A leading American cattle industry group has formed a special task force to consider plans to spike the U.S. food supply with mRNA.
Last week, the United States Cattlemen’s Association (USCA) issued a statement acknowledging and supporting newly proposed legislation out of Missouri.
The legislation would require all meat derived from animals given mRNA vaccines to be properly labeled so consumers know what they are eating.
Missouri House Bill 1169 would regulate all products sold, distributed, or administered to a person, that are designed to alter their genome, which is exactly what RNA vaccines do.
“It attempts to implement a regulatory framework for labeling products that could act as ‘gene therapy’ or potentially impact, alter, or introduce genetic material or a genetic change in the user,” RFD TV reports about the bill.
In its statement, the U.S. Cattlemen’s Association affirmed that HB 1169 runs parallel to the group’s goals in support of truth in the labeling of consumer goods.
The organization says it wants full transparency throughout the supply chain.
“A viral tweet issued earlier this month called our attention to House Bill 1169, sponsored by Missouri state representative Holly Jones,” the statement reads.
“Similar legislation is also being introduced in Tennessee, Arizona, and other states, with plans underway to attempt to implement a state-by-state regulatory framework for labeling of products that could act as a ‘gene therapy or that could possibly impact, alter or introduce genetic material or a genetic change into the user.’”
The USCA says it “strongly supports” legislation like HB 1169 objectively based on its underlying intent.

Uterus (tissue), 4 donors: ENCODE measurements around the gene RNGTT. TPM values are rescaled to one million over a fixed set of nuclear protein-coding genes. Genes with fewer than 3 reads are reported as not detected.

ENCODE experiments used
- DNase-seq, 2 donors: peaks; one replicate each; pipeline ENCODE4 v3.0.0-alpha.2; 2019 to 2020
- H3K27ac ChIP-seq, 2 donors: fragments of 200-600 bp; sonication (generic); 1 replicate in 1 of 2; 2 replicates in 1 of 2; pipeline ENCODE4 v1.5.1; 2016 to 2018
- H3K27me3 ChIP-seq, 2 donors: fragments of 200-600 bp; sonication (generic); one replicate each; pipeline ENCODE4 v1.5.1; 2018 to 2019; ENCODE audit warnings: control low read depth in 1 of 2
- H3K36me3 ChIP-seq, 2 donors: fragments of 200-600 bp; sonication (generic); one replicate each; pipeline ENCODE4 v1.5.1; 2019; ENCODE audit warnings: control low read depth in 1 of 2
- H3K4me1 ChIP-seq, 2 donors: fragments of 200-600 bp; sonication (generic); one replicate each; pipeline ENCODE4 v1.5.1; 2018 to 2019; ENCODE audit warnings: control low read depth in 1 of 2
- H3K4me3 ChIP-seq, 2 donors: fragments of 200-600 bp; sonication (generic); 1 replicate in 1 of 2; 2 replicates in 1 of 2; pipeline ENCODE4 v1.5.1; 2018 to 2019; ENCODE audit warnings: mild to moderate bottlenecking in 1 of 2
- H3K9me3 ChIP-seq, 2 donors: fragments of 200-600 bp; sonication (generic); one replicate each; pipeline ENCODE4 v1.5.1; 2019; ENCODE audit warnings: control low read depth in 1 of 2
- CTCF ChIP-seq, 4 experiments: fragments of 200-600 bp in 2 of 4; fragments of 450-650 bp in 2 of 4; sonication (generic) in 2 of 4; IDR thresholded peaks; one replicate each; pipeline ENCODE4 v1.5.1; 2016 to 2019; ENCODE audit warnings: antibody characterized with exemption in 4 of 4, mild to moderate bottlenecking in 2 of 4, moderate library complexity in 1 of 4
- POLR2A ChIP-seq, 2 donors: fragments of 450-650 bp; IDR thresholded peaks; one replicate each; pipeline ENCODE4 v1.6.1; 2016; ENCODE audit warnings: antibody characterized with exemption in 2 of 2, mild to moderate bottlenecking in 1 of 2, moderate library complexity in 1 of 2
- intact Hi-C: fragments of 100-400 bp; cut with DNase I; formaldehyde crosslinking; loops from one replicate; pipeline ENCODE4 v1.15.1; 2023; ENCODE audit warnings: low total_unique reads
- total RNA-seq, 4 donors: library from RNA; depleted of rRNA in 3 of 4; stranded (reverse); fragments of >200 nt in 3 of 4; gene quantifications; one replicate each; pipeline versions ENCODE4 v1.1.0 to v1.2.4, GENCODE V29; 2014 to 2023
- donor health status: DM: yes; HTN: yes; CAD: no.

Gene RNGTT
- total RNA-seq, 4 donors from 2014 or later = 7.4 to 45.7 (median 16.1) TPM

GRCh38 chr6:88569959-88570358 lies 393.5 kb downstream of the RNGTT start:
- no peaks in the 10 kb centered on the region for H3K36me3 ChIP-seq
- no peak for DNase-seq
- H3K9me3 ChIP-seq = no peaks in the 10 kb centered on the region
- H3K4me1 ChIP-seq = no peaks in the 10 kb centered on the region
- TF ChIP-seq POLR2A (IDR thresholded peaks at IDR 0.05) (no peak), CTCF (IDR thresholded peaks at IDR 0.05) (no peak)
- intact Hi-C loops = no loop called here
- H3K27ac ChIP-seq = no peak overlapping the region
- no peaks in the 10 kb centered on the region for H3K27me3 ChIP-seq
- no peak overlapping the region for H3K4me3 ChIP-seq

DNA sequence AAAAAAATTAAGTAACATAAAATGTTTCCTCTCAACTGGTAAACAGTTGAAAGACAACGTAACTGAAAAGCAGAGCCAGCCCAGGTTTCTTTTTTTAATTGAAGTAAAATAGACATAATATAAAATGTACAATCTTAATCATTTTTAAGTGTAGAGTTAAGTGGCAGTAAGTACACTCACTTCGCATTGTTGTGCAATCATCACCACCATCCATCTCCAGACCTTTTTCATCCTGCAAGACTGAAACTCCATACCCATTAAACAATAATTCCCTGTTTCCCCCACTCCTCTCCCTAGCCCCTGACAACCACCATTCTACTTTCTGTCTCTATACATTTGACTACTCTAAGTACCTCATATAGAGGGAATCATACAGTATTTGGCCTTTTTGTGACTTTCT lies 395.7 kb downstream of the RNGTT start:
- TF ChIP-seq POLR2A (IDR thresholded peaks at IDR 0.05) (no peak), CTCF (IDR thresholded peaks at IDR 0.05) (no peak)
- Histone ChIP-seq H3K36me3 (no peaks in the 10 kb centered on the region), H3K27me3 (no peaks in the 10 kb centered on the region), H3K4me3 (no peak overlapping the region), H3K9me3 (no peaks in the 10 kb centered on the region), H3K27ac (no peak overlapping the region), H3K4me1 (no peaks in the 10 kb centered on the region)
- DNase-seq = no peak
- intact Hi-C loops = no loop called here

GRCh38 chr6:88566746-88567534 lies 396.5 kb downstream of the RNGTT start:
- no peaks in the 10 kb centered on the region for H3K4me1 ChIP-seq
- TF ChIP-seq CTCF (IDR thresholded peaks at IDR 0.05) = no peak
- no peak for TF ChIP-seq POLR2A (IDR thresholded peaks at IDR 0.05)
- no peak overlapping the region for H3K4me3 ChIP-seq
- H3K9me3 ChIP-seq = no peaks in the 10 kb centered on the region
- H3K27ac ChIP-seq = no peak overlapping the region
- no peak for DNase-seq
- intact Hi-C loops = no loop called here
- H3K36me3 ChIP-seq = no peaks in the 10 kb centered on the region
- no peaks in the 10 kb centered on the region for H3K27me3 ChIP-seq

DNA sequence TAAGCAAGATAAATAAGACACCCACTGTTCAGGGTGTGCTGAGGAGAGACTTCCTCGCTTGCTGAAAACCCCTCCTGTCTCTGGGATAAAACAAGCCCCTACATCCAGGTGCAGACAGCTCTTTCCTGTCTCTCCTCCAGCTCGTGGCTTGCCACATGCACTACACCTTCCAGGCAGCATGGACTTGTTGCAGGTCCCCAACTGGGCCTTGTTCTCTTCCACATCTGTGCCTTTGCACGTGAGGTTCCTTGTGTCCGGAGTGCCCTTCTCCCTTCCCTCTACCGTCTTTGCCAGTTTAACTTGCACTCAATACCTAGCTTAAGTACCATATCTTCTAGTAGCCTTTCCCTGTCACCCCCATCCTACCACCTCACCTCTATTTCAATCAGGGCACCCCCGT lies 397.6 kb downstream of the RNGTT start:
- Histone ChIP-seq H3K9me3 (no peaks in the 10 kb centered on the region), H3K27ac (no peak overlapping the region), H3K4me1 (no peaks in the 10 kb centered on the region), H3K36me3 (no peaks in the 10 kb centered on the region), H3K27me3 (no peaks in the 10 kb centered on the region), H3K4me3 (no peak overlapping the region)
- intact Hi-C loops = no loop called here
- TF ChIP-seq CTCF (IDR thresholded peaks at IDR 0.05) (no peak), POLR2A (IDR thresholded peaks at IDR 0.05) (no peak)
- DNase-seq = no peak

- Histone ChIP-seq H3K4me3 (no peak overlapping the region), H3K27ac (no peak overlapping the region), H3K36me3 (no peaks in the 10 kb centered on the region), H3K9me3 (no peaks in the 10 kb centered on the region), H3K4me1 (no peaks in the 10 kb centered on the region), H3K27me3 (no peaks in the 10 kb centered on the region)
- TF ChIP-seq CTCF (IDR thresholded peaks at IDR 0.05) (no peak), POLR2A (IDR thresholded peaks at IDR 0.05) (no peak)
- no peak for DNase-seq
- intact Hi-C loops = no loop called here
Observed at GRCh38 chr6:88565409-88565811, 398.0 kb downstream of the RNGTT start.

The bill seeks to ensure that consumers are provided with more information so they can make informed decisions about which foods to eat and feed their families.
According to the group, beef cattle in the U.S. are not yet being given mRNA jabs.
However, as Slay News previously reported, it recently emerged that pigs have been getting the jabs for several years now.
“Currently, there are no mRNA vaccines licensed for beef cattle in the U.S.,” is how the USCA put it.
Yet, it’s currently not clear whether or not some beef cattle are being given mRNA shot off-label, without proper licensing.
“Since little is known about the technology, our organization will be forming a task force to develop a fact- and science-based assessment of the issue,” the group adds.
“We invite all members of the beef supply chain to participate in these discussions and look forward to identifying ways through legislation, regulation, or voluntary measures to increase transparency in the development and application of livestock vaccines and other gene therapies.”
The mRNA injection debate will hopefully lead to some kind of indicator on meat products showing whether or not the animal(s) received a jab.
“Consumers deserve to know how their food is produced,” the USCA says.
“USCA will continue to prioritize the safety and transparency of the beef supply chain and advocate for the health and wellbeing of its consumers, as it always has.”
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